As the Economist noted, the "East Timorese protest peacefully and with admirable discipline". Unlike Indonesia's violence against ethnic Chinese in Java and Sumatra, the East Timorese who have been humiliated and seen their land, homes and jobs taken over by the Indonesian migrants, have opted for restraint towards these migrants.

However, in the last few weeks, the Indonesian military have fanned panic amongst Indonesian migrants in East Timor in a deliberate attempt to create a sense of vulnerability and insecurity and to put the blame on the East Timorese for the exodus of Indonesians migrants.

It has been reported that tens of thousands of Indonesian settlers fearing retribution by the East Timorese have fled the country in the last two weeks.

In the last 23 years not a single Indonesian migrant has been harassed or attacked by the Resistance forces. Though there were a few instances in the past of communal violence involving East Timorese and Indonesian merchants, these incidents were sparked by provocation and offensive behaviour towards the religious beliefs of the East Timorese.

The East Timorese Resistance has repeatedly appealed for calm in East Timor. President Xanana Gusmão renewed this appeal two days ago. And so far, the East Timorese people have responded in an admirable way. However, the response by the Indonesian security forces, including by its puppet, unpopular and corrupt 'Governor', Abilio Osorio Soares, have been irresponsible and can indeed create a situation where the East Timorese would take to the streets by the tens of thousands.

Indonesia's refusal to allow UN Secretary General Personal Envoy, Ambassador Jamsheed Marker, to travel freely to and in East Timor under the pretext that his visit could spark violence is hypocritical to say the least. There has never been one single occasion in the past when East Timorese demonstrators, children, teenagers, women and men, engage in violence. Violence always came from the barrel of the guns held by the occupation forces. Indonesian military, often frustrated by the peaceful nature of these demonstrations use hooligans to provoke counter-demonstrations.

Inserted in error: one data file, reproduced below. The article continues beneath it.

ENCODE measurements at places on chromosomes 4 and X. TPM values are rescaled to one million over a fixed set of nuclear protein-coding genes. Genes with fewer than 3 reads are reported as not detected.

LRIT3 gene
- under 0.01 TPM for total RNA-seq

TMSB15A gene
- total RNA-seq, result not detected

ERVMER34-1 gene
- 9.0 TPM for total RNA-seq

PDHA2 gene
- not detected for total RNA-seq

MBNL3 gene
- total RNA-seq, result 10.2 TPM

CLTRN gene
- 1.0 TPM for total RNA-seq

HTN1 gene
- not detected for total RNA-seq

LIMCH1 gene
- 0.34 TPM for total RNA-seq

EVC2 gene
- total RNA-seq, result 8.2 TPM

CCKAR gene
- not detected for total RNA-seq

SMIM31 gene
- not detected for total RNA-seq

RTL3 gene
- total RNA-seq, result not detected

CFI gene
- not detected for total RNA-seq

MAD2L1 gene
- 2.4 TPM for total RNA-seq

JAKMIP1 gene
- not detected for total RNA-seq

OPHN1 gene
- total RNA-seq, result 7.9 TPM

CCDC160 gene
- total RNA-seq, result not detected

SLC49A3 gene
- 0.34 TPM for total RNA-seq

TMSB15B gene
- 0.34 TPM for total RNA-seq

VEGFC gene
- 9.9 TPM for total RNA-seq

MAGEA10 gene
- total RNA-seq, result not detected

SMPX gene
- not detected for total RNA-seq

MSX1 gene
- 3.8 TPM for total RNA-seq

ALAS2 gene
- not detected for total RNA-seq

On the economic viability of East Timor, Indonesia and some of its remaining supporters abroad continue to argue that an independent East Timor is not a viable proposition because of the lack of resources. However, the news about the oil beginning to flow this week from the Timor Gap area, belittle this argument and expose the hypocrisy and the patronising attitude of those who dismiss East Timor's right to be free and independent on the basis of economic viability.

It would be amusing if it were not too tragic that a bankrupt Indonesia, reduced from its once 'tiger economy' status to being a basket case at the mercy of international donors, wants to continue to colonise East Timor.

Why should the East Timorese have to go through Jakarta to seek international assistance? The East Timorese Resistance has developed in the last 20 years one of the most impressive networks of friends around the world ranging from private and public development agencies,